In 2019, people flooded the Hall of Philosophy to see Fr. Richard Rohr in person during his week as chaplain and speaker for the Interfaith Lecture Series. Director of Religion Maureen Rovegno remembers Chautauquans’ fervor for religious programming that week, which centered around Rohr’s book Falling Upward.
“We ran out of worship books in the morning for worship, and we needed more people for the Service of Blessing and Healing, and they just came to experience Chautauqua to the fullest,” Rovegno said.
Rohr will deliver his first lecture for the week at 2 p.m. EDT on Monday, Aug. 17. While tackling the concept of evil throughout Week Eight for the Interfaith Lecture Series, Rohr will discuss how to deal with the capacity for evil in humans in his keynote lecture, “What Do We Do With Evil?”
“The Biblical stories, especially of creation, talk about the fall of humans — that we fell from grace, so to speak, and we saw whatever reality was in a new way,” Rovegno said.
Rohr is a Franciscan mystic of the New Mexico province, a theologian and an author of several books, including his most recent work The Universal Christ, and the founder of the Center for Action and Contemplation in Albuquerque. He has been featured several times on Oprah’s SuperSoul Sunday segments (they are also good friends). He also spoke on an episode of Krista Tippett’s “On Being” podcast called “Growing Up Men,” has been mentioned in opinion articles for The New York Times, and has been profiled in The New Yorker.
“(Rohr is) really very good at getting us to look that deeply into ourselves, recognize our own goodness and discern when we fall short of that goodness by the things we choose to say or do — the ways in which we act, especially toward one another or to the Earth,” Rovegno said.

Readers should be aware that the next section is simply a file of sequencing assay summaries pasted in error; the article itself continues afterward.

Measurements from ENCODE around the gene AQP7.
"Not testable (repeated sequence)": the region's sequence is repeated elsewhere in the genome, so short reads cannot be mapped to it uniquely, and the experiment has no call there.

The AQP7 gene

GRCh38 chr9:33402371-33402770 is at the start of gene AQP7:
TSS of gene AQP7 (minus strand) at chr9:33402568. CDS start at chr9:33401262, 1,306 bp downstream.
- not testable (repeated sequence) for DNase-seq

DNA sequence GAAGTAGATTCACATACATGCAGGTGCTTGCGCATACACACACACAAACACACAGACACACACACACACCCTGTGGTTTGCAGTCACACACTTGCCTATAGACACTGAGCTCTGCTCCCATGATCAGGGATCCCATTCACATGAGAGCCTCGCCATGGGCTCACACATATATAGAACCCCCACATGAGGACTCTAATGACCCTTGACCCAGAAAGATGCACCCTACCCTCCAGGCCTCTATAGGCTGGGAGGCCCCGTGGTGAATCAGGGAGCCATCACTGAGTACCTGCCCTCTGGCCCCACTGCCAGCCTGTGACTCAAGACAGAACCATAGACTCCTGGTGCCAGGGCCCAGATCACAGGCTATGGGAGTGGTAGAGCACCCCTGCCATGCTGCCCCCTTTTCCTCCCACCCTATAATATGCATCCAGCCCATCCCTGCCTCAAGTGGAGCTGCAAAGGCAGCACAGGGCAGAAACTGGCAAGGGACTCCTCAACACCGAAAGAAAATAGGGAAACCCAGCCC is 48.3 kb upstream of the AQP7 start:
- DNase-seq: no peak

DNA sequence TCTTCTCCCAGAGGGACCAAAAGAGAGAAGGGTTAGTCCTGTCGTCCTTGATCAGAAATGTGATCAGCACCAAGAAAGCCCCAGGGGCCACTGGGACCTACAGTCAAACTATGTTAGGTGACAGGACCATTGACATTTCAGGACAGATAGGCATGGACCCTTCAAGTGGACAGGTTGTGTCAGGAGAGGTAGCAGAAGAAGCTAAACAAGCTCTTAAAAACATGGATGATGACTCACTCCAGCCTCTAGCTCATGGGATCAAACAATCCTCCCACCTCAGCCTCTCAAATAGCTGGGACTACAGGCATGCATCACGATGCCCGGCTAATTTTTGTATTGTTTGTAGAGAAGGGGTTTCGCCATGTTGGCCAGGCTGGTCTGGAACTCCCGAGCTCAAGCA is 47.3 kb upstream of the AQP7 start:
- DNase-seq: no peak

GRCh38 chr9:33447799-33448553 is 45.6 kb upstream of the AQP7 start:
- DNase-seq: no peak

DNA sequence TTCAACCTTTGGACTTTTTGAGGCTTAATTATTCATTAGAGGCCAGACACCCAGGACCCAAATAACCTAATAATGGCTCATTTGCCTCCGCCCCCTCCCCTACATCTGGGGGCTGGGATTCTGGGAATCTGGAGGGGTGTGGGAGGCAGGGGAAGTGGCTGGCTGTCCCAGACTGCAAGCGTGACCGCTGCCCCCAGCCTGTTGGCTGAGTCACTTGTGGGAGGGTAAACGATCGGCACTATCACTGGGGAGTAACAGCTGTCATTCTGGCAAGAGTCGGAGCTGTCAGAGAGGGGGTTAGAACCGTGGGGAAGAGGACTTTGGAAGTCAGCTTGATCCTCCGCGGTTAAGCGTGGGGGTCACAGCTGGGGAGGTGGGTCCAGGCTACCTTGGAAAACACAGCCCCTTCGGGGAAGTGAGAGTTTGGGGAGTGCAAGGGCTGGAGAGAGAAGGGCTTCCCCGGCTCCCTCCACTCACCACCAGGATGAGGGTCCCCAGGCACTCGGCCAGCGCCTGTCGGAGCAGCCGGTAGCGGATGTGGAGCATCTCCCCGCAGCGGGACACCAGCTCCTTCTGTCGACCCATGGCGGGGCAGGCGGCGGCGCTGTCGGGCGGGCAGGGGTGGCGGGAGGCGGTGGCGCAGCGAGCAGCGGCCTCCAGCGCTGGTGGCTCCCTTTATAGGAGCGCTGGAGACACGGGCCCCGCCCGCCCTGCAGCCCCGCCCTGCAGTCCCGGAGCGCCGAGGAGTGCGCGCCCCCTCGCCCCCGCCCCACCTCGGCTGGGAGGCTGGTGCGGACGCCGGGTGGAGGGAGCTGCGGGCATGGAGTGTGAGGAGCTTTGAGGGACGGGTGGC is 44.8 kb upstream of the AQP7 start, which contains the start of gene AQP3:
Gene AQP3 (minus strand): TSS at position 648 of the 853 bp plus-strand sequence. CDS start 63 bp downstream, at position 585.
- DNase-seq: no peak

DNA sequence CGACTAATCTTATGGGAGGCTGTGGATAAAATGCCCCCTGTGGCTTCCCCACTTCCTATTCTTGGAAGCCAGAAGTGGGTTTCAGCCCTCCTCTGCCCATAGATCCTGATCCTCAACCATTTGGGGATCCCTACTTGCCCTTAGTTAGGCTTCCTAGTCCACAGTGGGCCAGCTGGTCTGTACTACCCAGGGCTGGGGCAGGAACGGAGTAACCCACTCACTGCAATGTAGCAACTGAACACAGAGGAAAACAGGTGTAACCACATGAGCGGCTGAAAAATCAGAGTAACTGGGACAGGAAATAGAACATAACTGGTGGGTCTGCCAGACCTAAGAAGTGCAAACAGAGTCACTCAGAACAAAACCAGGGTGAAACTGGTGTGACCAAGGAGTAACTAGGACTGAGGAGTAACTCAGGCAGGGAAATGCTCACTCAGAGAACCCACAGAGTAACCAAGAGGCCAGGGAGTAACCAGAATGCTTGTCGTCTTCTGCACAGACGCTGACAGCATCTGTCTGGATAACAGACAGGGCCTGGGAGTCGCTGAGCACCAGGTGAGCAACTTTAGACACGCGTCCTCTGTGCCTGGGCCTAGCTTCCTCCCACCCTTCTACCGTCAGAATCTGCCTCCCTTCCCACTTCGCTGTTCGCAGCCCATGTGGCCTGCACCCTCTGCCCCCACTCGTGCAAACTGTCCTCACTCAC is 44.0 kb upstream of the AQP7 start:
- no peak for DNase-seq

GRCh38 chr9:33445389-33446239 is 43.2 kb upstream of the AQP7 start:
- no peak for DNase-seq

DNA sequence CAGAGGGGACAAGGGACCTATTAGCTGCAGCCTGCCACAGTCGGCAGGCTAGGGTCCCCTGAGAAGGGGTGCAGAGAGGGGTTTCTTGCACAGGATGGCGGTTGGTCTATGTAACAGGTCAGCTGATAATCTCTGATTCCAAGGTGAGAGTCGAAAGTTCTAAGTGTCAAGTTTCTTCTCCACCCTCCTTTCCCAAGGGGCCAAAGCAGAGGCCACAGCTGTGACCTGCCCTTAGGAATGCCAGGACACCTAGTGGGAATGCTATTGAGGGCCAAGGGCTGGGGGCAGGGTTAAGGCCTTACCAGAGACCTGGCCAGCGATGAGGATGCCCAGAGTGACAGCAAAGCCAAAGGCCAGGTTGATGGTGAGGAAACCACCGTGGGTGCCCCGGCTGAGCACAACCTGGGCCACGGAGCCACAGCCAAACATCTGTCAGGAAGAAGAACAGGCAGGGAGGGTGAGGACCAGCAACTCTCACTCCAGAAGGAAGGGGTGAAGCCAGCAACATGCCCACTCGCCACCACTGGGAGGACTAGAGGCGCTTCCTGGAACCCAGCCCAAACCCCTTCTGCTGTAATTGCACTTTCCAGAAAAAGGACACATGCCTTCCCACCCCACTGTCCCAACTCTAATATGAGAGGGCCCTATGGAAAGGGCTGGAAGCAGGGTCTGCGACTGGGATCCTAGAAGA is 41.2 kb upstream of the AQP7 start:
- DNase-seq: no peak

Rovegno said that Rohr’s work commonly makes the connection between humanity and the divine, while also exploring themes of suffering within the human experience.
“He’s very much in tune with human suffering, and he talks about it a lot — … the recognition of suffering, the walking through suffering, the being in suffering,” Rovegno said, “which is what is happening with the world. Our whole way of life has been disrupted, and it’s given us time to think about what it means to be human and what all of humanity is.”
Rovegno said that after reaching out invitations for four years to Rohr, who had a conflict due to an annual conference, he was able to come to Chautauqua for the first time last year. Rohr drew people from all over the world for his week at Chautauqua in 2019. Rovegno recalls meeting a pair who had met online and were fans of Rohr. One traveled from Mexico, and the other came all the way from Australia. They met in-person for the first time when they came to Chautauqua to see Rohr speak.
“He was loved (at Chautauqua) before he ever set foot here,” Rovegno said.
This program is made possible by the Eileen and Warren Martin Lectureship for Emerging Studies in Bible and Theology & The Strnad Family Fund.